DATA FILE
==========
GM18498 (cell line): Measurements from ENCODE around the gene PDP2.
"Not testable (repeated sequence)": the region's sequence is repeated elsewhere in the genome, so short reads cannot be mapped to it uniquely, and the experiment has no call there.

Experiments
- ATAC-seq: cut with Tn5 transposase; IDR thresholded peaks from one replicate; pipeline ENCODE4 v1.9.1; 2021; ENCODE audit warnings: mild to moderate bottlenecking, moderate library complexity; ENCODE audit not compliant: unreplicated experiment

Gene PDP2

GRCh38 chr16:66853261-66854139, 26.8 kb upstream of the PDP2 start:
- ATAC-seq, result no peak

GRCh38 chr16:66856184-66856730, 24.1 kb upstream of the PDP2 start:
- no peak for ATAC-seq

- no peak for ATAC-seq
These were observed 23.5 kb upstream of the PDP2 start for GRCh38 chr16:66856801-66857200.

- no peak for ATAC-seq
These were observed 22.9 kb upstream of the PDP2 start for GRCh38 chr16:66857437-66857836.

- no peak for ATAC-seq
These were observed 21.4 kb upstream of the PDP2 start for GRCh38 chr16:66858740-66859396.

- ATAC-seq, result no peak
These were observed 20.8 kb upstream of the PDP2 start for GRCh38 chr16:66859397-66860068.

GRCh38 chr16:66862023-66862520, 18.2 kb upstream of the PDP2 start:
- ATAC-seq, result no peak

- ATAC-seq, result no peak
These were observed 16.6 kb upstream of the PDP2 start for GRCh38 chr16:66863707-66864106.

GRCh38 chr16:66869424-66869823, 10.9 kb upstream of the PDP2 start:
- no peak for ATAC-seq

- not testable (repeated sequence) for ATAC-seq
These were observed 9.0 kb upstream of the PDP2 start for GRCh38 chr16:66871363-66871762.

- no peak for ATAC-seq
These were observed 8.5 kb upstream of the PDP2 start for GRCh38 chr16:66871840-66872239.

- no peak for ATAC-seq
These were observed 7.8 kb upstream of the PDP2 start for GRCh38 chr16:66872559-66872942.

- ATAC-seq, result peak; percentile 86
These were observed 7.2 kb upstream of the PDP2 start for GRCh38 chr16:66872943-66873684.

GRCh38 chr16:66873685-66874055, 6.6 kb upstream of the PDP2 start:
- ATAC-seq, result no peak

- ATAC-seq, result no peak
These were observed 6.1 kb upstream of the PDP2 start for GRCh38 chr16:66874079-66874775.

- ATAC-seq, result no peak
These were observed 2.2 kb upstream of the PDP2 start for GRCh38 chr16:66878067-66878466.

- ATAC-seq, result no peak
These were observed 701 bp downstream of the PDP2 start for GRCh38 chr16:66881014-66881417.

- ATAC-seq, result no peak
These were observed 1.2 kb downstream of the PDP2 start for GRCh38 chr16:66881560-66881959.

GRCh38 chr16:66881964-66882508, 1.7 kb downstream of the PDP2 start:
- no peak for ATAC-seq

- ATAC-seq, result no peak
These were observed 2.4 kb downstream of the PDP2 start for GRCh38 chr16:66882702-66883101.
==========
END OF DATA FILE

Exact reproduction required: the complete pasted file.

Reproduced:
GM18498 (cell line): Measurements from ENCODE around the gene PDP2.
"Not testable (repeated sequence)": the region's sequence is repeated elsewhere in the genome, so short reads cannot be mapped to it uniquely, and the experiment has no call there.

Experiments
- ATAC-seq: cut with Tn5 transposase; IDR thresholded peaks from one replicate; pipeline ENCODE4 v1.9.1; 2021; ENCODE audit warnings: mild to moderate bottlenecking, moderate library complexity; ENCODE audit not compliant: unreplicated experiment

Gene PDP2

GRCh38 chr16:66853261-66854139, 26.8 kb upstream of the PDP2 start:
- ATAC-seq, result no peak

GRCh38 chr16:66856184-66856730, 24.1 kb upstream of the PDP2 start:
- no peak for ATAC-seq

- no peak for ATAC-seq
These were observed 23.5 kb upstream of the PDP2 start for GRCh38 chr16:66856801-66857200.

- no peak for ATAC-seq
These were observed 22.9 kb upstream of the PDP2 start for GRCh38 chr16:66857437-66857836.

- no peak for ATAC-seq
These were observed 21.4 kb upstream of the PDP2 start for GRCh38 chr16:66858740-66859396.

- ATAC-seq, result no peak
These were observed 20.8 kb upstream of the PDP2 start for GRCh38 chr16:66859397-66860068.

GRCh38 chr16:66862023-66862520, 18.2 kb upstream of the PDP2 start:
- ATAC-seq, result no peak

- ATAC-seq, result no peak
These were observed 16.6 kb upstream of the PDP2 start for GRCh38 chr16:66863707-66864106.

GRCh38 chr16:66869424-66869823, 10.9 kb upstream of the PDP2 start:
- no peak for ATAC-seq

- not testable (repeated sequence) for ATAC-seq
These were observed 9.0 kb upstream of the PDP2 start for GRCh38 chr16:66871363-66871762.

- no peak for ATAC-seq
These were observed 8.5 kb upstream of the PDP2 start for GRCh38 chr16:66871840-66872239.

- no peak for ATAC-seq
These were observed 7.8 kb upstream of the PDP2 start for GRCh38 chr16:66872559-66872942.

- ATAC-seq, result peak; percentile 86
These were observed 7.2 kb upstream of the PDP2 start for GRCh38 chr16:66872943-66873684.

GRCh38 chr16:66873685-66874055, 6.6 kb upstream of the PDP2 start:
- ATAC-seq, result no peak

- ATAC-seq, result no peak
These were observed 6.1 kb upstream of the PDP2 start for GRCh38 chr16:66874079-66874775.

- ATAC-seq, result no peak
These were observed 2.2 kb upstream of the PDP2 start for GRCh38 chr16:66878067-66878466.

- ATAC-seq, result no peak
These were observed 701 bp downstream of the PDP2 start for GRCh38 chr16:66881014-66881417.

- ATAC-seq, result no peak
These were observed 1.2 kb downstream of the PDP2 start for GRCh38 chr16:66881560-66881959.

GRCh38 chr16:66881964-66882508, 1.7 kb downstream of the PDP2 start:
- no peak for ATAC-seq

- ATAC-seq, result no peak
These were observed 2.4 kb downstream of the PDP2 start for GRCh38 chr16:66882702-66883101.